Some of the grafted embryos did show limited contribution from DAPT-treated progenitors to the floor plate in the caudal embryo just anterior to the node (n=13/16; Fig. 1M), whereas others had no floor plate contribution (n=3/16; data not shown). To investigate whether late contribution to the floor plate was owing to insufficient DAPT in the medial sector, we modified the experiment by exposing the hosts to DAPT after grafting (Fig. 2A). Under these conditions, we again observed GFP cells in axial mesoderm but not the floor plate for most of the axis. This result was significantly different from controls (1-way ANOVA df=1; F=5.31; P=0.05; controls n=4, DAPT n=6 embryos; Fig. 2B-L). However, as before, we observed contribution of DAPT-treated GFP cells to the caudal floor plate just anterior to the node (Fig. 2K). Possible explanations for this late contribution to the floor plate in both experiments, where either just the donor or both donor and host were treated with DAPT, might be that the decision of cells to populate either the floor plate or the notochord may not be limited to progenitors residing in the node, but might also occur in a region just anterior to the node, consistent with studies showing shared expression of notochord and floor plate markers in this region (Placzek et al., 2000). Alternatively, Notch might not influence cell fate choice in axial progenitors along the whole A/P axis or, conversely, DAPT might only be effective for a specific period of time.
To distinguish between these possibilities, we cultured HH4 embryos overnight (15-18 hours) in the presence of DAPT. As expected, this led to a loss/severe downregulation of Hairy2 in the floor plate over most of the axis (see Fig. S1P-T in the supplementary material), although some expression was still present just anterior to Hensen's node (n=2/7; see Fig. S1S,T in the supplementary material), in a comparable domain to where inhibitor-treated progenitors start to contribute to the floor plate in grafted embryos. By contrast, embryos transferred onto fresh DAPT-treated plates midway through the experiment showed a complete loss/severe downregulation of Hairy2 in the floor plate over the entire embryonic axis (n=6; see Fig. S1U-Y in the supplementary material). These findings suggest that DAPT activity decreases below threshold during the culture, therefore liberating axial progenitors from Notch inhibition towards the end of the culture period. It is noteworthy that these embryos also displayed somite defects (see Fig. S1P,U in the supplementary material), as expected, as Notch is required for somite formation (Bessho et al., 2003; Dale et al., 2003; Ferjentsik et al., 2009; Holley et al., 2002; Rida et al., 2004).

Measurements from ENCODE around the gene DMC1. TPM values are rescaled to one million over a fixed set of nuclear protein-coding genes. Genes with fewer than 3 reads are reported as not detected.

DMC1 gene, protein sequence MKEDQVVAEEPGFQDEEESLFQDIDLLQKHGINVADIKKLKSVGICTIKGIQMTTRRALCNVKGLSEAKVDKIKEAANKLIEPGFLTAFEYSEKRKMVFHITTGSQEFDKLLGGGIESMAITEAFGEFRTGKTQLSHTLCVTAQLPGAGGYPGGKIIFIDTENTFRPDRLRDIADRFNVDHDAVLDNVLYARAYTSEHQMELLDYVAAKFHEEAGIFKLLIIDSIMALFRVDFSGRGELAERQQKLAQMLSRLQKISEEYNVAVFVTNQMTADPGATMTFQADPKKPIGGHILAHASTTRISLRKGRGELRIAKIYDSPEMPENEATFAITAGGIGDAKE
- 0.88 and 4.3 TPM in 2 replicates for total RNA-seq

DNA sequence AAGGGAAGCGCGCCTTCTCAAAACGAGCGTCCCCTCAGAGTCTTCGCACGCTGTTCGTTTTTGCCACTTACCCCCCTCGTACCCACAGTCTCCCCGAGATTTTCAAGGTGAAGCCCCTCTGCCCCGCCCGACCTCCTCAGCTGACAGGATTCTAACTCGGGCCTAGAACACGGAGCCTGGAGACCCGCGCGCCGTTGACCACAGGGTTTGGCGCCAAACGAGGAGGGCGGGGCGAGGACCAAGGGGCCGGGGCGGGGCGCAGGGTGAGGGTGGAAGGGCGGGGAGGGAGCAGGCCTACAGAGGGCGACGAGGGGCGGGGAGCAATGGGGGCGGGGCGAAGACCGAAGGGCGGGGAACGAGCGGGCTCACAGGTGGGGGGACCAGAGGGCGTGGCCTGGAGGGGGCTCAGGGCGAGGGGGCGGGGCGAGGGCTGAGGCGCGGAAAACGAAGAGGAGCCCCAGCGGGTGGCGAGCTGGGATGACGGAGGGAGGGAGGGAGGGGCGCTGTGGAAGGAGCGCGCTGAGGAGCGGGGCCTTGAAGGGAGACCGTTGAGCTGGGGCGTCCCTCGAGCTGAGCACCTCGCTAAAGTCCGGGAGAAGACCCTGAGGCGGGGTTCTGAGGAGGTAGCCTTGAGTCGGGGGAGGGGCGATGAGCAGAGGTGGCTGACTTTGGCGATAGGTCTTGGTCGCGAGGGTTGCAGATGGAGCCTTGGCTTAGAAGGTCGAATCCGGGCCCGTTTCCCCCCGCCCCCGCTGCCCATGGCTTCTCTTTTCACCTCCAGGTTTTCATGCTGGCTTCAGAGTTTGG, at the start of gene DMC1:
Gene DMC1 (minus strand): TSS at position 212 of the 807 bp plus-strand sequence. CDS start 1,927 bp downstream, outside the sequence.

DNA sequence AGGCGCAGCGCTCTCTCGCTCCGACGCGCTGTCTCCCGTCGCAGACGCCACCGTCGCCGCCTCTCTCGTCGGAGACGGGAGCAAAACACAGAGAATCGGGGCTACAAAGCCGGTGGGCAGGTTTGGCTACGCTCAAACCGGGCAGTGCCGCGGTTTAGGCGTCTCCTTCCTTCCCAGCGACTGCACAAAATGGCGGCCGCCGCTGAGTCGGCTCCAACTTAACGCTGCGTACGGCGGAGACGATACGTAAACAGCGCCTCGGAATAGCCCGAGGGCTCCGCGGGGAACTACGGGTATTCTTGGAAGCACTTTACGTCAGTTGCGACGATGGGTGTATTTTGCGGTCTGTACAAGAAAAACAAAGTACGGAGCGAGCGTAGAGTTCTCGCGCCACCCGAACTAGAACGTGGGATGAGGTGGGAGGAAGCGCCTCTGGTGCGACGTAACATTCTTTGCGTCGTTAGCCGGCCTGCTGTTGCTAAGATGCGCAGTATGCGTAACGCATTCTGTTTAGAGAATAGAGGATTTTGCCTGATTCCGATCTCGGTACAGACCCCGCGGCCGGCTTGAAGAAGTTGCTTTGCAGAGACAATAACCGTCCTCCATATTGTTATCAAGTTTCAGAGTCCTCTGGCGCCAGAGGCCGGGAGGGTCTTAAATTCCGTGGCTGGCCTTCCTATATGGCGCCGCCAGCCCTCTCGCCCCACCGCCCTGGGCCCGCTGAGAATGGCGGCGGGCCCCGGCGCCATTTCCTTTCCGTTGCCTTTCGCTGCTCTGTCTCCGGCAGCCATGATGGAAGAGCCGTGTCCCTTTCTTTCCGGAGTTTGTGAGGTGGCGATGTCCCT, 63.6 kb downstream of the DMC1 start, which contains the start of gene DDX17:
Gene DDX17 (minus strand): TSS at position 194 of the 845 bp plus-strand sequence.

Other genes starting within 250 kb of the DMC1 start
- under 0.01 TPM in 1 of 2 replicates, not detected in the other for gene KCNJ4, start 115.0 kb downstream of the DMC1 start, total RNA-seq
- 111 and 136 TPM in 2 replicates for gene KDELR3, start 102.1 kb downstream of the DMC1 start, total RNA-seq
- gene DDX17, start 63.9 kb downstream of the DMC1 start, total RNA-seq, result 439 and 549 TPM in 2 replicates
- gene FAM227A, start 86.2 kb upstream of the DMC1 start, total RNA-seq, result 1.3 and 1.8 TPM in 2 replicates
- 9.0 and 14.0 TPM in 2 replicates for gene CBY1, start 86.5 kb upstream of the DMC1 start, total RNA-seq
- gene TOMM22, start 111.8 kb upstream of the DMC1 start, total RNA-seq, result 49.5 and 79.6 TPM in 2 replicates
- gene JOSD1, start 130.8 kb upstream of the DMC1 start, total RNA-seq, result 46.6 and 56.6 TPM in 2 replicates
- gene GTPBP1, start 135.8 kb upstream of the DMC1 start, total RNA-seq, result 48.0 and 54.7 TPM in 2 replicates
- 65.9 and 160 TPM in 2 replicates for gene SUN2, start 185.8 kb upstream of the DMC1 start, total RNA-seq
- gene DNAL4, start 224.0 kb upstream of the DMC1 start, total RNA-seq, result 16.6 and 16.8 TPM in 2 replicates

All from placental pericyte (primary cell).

When we repeated these experiments and analysed expression of the floor plate markers Foxa2 and Netrin1 in embryos cultured overnight in the presence of DAPT, as well as in embryos transferred to a fresh DAPT plate midway through the culture period (n=8 and n=15, respectively; Fig. 2I′-L′, Fig. 5, data not shown), we found that in both conditions both markers were still strongly expressed along the entire axis. Taken together, these data suggest that in the absence of Notch, Hensen's node-derived progenitors primarily populate the notochord at the expense of floor plate. Nevertheless, a floor plate develops in these embryos, possibly via inductive signals derived from the underlying notochord.
Notch inhibition does not prevent node cells from becoming notochord
The midline sector of the node contains notochord precursors that are predominantly committed to a notochord fate (Selleck and Stern, 1992; Storey et al., 1995). Our data indicate that Notch inhibition does not appear to affect the ability of these cells to become notochord (Fig. 1I-N″, Fig. 2H-L″). To test this idea further, we repeated the graft experiment but this time the tissue was placed in a challenging environment (where notochord does not usually develop), namely the area opaca at the border between embryonic and extraembryonic tissue, at the level of Hensen's node of a non-GFP HH3+ embryo and then cultured for 24-30 hours (Fig. 3A). Under these conditions, the grafted tissue undergoes convergent extension movements as it would in the normal environment of the midline of the embryo (Dias and Schoenwolf, 1990; Gallera, 1971; Waddington and Schmidt, 1933). Transverse sections of control explants showed expression of the notochord marker 3B9/NotI and the floor plate marker Foxa2 (n=8; Fig. 3B-G′). However, as in the homotopic grafts, we found that DAPT-treated explants showed no Foxa2 throughout most of the explant but they did show 3B9/NotI along the full extent of the explant (n=3; Fig. 3H-M′). Thus, our data suggests that Notch inhibition prevents axial progenitors from contributing to the floor plate but this treatment does not appear to affect their ability to become notochord. It is noteworthy that, as Hairy2 is downregulated in notochord following DAPT treatment (see Fig. S1U-Y in the supplementary material), we cannot rule out the possibility that, despite maintaining 3B9, notochord character might be affected under these conditions, although it has yet to be shown if Hairy2 is a requisite feature of notochord functionality.